More Machu Picchu links:


paracas3.jpg (21K)A penisula, situated on the southern coast in the department of Ica, close to the Nazca lines. This area is particularly good for watching marine wildlife, such as sea lions, penguins, pelicans, flamingos and a host of other birds and animals. Though its location on the coastal desert makes it rather devoid of plant life. Tours to the islands of the coast (Ballestas Islands) offer a particularly satisfying opportunity for marine wild life viewing. See our featured tours to Paracas Reserve and Nazca Lines


Situated about 90 km inland from Nasca, this reserve is a natural habitat sanctuary for the famous Vicuña Llamas. A permit is required to visit the reserve. Alternatively it is possible to go with an organized tour from Nasca.


Close to Nazca, about 6km south of Mejia is the little known lagunas de Mejia Nature Reserve. These lakes cover an area of about 700 hectares, separated from the coast by just a sandbar, are thus an important habitat for coastal and migratory birds. A great place for bird watching, especially in the early morning.


colca.jpg (27K)Situated in truly stunning scenery, this canyon claims to be the deepest Canyon in the world, deeper even than the Grand Canyon. This place, though not officially designated a National Park, is a 'must visit ' destination for any nature lover. Many species of wild life, including the Andean Condor can be observed here. It is best appreciated by taking a few days to hike and camp in the Canyon itself, rather than just driving around the rim per organized tour. There are several indigenous communities, which have lived here for thousands of years virtually unchanged. See Arequipa and Colca Canyon tour in our featured trips.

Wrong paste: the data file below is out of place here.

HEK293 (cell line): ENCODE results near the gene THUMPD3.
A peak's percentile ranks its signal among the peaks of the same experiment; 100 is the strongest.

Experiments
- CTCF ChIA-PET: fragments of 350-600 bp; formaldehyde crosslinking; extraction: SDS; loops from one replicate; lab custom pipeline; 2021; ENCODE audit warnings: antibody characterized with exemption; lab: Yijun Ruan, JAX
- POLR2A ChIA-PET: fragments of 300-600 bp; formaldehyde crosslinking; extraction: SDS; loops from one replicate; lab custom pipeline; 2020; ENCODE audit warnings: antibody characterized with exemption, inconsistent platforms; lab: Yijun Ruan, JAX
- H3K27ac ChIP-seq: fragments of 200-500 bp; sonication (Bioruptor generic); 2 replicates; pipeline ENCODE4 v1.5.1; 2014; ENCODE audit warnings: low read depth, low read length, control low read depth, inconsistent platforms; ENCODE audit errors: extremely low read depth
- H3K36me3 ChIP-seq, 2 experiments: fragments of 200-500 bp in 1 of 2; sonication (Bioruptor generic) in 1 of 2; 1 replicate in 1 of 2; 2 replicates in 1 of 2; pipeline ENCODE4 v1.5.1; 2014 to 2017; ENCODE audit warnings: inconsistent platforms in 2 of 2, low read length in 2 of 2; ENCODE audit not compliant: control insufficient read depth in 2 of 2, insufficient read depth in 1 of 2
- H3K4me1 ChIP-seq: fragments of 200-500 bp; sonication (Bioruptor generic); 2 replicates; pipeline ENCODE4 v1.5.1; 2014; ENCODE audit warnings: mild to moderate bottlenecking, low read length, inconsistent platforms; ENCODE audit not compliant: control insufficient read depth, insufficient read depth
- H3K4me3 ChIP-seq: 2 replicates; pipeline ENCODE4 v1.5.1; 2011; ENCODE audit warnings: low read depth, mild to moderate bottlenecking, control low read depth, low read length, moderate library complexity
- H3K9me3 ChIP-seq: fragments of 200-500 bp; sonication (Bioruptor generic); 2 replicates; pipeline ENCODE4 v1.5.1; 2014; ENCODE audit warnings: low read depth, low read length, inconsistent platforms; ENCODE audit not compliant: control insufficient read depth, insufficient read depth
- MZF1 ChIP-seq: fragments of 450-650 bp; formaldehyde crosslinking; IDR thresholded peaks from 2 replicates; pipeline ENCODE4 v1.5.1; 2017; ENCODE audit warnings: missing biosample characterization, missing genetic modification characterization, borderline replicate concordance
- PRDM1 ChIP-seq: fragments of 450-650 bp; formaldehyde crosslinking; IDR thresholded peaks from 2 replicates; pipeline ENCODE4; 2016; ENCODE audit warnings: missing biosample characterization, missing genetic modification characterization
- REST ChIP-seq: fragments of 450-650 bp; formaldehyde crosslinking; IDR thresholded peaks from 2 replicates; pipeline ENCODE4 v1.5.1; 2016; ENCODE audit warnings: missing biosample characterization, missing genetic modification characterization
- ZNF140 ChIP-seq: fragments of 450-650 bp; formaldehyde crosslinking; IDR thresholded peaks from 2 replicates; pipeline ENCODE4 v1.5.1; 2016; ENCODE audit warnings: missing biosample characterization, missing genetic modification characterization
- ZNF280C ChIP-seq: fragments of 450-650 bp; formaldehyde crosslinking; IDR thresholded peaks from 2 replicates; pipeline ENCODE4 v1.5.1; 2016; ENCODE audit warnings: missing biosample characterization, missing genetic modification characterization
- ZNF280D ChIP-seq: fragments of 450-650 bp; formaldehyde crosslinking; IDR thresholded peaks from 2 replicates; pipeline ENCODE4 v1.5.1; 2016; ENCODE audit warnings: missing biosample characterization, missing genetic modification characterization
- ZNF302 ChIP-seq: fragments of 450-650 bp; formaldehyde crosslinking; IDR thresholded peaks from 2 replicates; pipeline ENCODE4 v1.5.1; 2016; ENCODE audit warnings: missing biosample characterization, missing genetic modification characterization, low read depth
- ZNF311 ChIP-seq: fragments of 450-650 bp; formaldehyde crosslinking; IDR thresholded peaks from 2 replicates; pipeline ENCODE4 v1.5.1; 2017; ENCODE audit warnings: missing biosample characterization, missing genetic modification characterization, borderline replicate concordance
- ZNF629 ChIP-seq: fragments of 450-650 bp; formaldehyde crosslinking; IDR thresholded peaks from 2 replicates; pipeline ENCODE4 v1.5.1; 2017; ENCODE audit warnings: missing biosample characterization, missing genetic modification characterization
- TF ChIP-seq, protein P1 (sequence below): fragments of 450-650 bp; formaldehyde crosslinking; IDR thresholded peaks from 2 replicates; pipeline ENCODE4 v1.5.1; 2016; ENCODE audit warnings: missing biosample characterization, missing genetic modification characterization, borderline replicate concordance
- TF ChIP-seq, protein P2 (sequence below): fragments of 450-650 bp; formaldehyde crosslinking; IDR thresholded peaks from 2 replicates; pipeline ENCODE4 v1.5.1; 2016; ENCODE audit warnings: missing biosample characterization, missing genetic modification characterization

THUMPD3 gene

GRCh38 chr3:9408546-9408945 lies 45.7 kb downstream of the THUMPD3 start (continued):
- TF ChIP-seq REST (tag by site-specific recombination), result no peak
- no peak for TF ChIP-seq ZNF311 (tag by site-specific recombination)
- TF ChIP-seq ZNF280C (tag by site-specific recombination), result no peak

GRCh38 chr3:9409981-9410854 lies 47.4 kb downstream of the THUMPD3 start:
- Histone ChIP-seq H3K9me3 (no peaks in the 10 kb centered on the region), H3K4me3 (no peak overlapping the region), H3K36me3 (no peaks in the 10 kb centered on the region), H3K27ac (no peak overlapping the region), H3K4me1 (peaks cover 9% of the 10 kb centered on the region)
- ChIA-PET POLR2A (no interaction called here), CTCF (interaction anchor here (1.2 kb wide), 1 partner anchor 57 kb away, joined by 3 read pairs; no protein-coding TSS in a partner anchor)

North of Lima, along the Panamerican Highway, lies the Reserva Nacional Lomas De Lachay. This reserve is a 5000 hectares protected Lomas habitat (the plants here thrive on moisture from the air, rather than from ground water or rainfall). It is best seen between June and December, when it is in full bloom. Many species of birds, mammals and reptiles can be observed here.


Located just outside the jungle town of Iquitos in Amazonian Peru this Garden has been created as a refuge for medicinal plants and as a teaching center for local and international visitors. Currently there are over a thousand species of cultivated medicinal plants.

Visit their website: SACHAMAMA


A somewhat obscure garden on the other side of Yarina Cocha. Can only be reached by boat. There is usually a guide who shows visitors around and explains the actions of the plant.